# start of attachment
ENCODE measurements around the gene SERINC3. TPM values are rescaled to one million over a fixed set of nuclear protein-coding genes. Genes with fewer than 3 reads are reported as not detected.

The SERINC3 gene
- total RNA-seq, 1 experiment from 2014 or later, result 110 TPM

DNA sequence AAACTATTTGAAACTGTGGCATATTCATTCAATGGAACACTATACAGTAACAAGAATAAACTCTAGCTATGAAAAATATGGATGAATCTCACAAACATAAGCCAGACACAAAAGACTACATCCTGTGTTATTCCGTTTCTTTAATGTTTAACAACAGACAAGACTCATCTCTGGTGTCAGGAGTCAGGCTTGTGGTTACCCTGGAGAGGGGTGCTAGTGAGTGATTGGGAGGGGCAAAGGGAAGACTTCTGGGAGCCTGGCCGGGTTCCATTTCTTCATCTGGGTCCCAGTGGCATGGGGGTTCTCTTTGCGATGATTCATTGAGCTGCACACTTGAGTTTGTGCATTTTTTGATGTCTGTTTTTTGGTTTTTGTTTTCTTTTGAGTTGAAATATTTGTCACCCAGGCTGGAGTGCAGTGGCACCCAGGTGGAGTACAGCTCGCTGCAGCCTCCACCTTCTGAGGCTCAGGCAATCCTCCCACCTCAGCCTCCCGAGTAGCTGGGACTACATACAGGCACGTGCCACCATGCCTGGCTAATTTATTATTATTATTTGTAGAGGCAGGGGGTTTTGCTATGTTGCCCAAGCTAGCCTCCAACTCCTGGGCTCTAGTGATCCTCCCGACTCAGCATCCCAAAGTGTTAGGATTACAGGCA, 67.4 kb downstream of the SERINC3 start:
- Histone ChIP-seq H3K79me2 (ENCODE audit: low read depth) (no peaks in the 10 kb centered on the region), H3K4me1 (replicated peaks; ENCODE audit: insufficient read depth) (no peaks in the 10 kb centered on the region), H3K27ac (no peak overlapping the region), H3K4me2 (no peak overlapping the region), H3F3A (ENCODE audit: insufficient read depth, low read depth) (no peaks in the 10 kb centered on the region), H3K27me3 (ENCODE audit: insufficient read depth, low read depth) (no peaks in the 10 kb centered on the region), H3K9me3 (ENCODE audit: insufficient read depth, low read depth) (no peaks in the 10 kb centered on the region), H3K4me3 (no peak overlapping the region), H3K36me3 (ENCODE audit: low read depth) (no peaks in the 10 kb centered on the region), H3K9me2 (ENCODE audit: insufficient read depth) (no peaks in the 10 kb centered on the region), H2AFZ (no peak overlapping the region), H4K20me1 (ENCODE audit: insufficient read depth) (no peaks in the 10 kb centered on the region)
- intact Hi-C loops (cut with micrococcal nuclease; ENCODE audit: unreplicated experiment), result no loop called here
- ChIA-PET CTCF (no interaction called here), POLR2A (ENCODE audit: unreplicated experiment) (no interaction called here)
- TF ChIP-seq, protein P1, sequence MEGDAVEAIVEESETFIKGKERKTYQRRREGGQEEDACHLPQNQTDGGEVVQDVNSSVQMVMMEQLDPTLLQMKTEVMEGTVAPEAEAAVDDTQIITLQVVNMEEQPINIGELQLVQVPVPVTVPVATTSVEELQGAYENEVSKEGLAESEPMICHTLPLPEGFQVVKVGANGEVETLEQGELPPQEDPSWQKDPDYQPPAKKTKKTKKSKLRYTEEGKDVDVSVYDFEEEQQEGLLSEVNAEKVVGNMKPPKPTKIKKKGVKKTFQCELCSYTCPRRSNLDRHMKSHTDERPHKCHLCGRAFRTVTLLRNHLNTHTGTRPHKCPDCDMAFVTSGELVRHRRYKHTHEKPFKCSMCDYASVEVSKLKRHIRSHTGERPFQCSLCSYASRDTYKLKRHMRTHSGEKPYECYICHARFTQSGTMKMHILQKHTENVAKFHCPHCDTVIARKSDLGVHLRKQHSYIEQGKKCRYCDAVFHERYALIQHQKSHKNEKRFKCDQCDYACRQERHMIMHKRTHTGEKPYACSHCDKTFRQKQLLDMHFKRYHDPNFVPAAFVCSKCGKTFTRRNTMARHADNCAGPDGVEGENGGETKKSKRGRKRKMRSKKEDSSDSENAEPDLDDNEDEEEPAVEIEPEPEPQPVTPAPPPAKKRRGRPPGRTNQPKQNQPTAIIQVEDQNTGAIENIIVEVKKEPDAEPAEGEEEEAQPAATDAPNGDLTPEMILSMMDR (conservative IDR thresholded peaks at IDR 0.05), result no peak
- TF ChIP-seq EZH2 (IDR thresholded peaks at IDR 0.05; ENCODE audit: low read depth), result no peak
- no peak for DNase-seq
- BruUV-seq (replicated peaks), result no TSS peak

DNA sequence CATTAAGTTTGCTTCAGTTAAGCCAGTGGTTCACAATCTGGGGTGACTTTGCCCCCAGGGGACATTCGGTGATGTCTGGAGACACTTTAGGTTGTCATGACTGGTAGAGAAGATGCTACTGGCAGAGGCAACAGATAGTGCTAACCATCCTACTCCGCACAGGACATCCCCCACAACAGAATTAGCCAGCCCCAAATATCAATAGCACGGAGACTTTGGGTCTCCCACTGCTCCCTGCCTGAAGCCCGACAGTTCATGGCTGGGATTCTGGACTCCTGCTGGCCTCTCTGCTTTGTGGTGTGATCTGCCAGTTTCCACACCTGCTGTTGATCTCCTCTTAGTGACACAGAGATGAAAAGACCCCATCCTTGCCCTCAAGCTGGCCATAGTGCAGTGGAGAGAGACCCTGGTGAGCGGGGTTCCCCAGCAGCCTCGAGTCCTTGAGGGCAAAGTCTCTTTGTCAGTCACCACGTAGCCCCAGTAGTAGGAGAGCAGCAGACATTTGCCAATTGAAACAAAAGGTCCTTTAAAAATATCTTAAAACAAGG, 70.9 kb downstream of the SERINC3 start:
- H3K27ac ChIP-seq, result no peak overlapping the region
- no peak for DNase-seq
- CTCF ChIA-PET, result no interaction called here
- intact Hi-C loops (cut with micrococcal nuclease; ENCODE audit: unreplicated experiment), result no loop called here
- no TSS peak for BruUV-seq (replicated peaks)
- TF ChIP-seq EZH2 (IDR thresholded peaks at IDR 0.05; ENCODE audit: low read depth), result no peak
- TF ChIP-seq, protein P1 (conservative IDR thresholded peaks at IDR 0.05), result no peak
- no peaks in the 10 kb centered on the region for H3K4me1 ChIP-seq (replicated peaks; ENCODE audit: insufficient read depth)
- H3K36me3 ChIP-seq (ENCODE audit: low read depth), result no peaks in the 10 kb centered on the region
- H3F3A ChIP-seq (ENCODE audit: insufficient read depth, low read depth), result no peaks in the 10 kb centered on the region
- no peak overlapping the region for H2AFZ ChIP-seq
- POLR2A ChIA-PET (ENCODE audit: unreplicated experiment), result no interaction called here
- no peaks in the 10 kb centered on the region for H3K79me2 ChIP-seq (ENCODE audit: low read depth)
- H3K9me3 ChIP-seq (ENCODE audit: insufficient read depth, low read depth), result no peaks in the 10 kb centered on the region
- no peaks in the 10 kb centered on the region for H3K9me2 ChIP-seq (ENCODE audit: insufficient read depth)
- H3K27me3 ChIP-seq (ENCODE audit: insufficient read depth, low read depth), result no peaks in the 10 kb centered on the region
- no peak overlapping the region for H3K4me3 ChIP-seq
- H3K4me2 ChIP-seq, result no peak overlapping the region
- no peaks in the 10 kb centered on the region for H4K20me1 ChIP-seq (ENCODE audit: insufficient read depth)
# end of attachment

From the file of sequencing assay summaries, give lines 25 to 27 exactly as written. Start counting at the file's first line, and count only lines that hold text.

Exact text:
- no peaks in the 10 kb centered on the region for H3K79me2 ChIP-seq (ENCODE audit: low read depth)
- H3K9me3 ChIP-seq (ENCODE audit: insufficient read depth, low read depth), result no peaks in the 10 kb centered on the region
- no peaks in the 10 kb centered on the region for H3K9me2 ChIP-seq (ENCODE audit: insufficient read depth)